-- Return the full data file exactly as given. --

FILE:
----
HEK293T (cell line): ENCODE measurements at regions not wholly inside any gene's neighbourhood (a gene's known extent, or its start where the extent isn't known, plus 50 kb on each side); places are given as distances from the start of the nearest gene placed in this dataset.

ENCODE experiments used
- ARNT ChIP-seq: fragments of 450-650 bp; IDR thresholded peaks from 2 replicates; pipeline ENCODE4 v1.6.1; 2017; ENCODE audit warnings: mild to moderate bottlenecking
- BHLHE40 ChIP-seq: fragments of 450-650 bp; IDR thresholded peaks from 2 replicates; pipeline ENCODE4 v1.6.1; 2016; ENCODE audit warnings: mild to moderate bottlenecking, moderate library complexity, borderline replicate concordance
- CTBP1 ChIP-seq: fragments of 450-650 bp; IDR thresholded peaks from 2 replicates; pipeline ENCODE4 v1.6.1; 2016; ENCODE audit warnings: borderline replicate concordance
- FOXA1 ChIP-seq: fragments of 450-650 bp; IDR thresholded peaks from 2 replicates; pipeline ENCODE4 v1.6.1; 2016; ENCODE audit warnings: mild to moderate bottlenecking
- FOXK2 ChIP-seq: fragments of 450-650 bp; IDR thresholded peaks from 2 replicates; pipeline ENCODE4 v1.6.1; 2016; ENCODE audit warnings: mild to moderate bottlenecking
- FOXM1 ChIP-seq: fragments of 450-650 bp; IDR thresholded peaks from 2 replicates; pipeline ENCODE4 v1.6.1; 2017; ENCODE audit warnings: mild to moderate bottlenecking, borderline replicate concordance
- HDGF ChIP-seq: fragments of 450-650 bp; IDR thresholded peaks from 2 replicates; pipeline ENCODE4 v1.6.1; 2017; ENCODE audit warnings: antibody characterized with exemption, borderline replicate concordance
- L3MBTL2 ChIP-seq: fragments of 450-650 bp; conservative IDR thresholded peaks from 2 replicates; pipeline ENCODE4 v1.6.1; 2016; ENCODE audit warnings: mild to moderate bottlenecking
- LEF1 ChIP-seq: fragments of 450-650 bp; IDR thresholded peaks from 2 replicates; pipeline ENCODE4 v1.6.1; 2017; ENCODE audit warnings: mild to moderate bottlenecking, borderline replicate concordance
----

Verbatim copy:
HEK293T (cell line): ENCODE measurements at regions not wholly inside any gene's neighbourhood (a gene's known extent, or its start where the extent isn't known, plus 50 kb on each side); places are given as distances from the start of the nearest gene placed in this dataset.

ENCODE experiments used
- ARNT ChIP-seq: fragments of 450-650 bp; IDR thresholded peaks from 2 replicates; pipeline ENCODE4 v1.6.1; 2017; ENCODE audit warnings: mild to moderate bottlenecking
- BHLHE40 ChIP-seq: fragments of 450-650 bp; IDR thresholded peaks from 2 replicates; pipeline ENCODE4 v1.6.1; 2016; ENCODE audit warnings: mild to moderate bottlenecking, moderate library complexity, borderline replicate concordance
- CTBP1 ChIP-seq: fragments of 450-650 bp; IDR thresholded peaks from 2 replicates; pipeline ENCODE4 v1.6.1; 2016; ENCODE audit warnings: borderline replicate concordance
- FOXA1 ChIP-seq: fragments of 450-650 bp; IDR thresholded peaks from 2 replicates; pipeline ENCODE4 v1.6.1; 2016; ENCODE audit warnings: mild to moderate bottlenecking
- FOXK2 ChIP-seq: fragments of 450-650 bp; IDR thresholded peaks from 2 replicates; pipeline ENCODE4 v1.6.1; 2016; ENCODE audit warnings: mild to moderate bottlenecking
- FOXM1 ChIP-seq: fragments of 450-650 bp; IDR thresholded peaks from 2 replicates; pipeline ENCODE4 v1.6.1; 2017; ENCODE audit warnings: mild to moderate bottlenecking, borderline replicate concordance
- HDGF ChIP-seq: fragments of 450-650 bp; IDR thresholded peaks from 2 replicates; pipeline ENCODE4 v1.6.1; 2017; ENCODE audit warnings: antibody characterized with exemption, borderline replicate concordance
- L3MBTL2 ChIP-seq: fragments of 450-650 bp; conservative IDR thresholded peaks from 2 replicates; pipeline ENCODE4 v1.6.1; 2016; ENCODE audit warnings: mild to moderate bottlenecking
- LEF1 ChIP-seq: fragments of 450-650 bp; IDR thresholded peaks from 2 replicates; pipeline ENCODE4 v1.6.1; 2017; ENCODE audit warnings: mild to moderate bottlenecking, borderline replicate concordance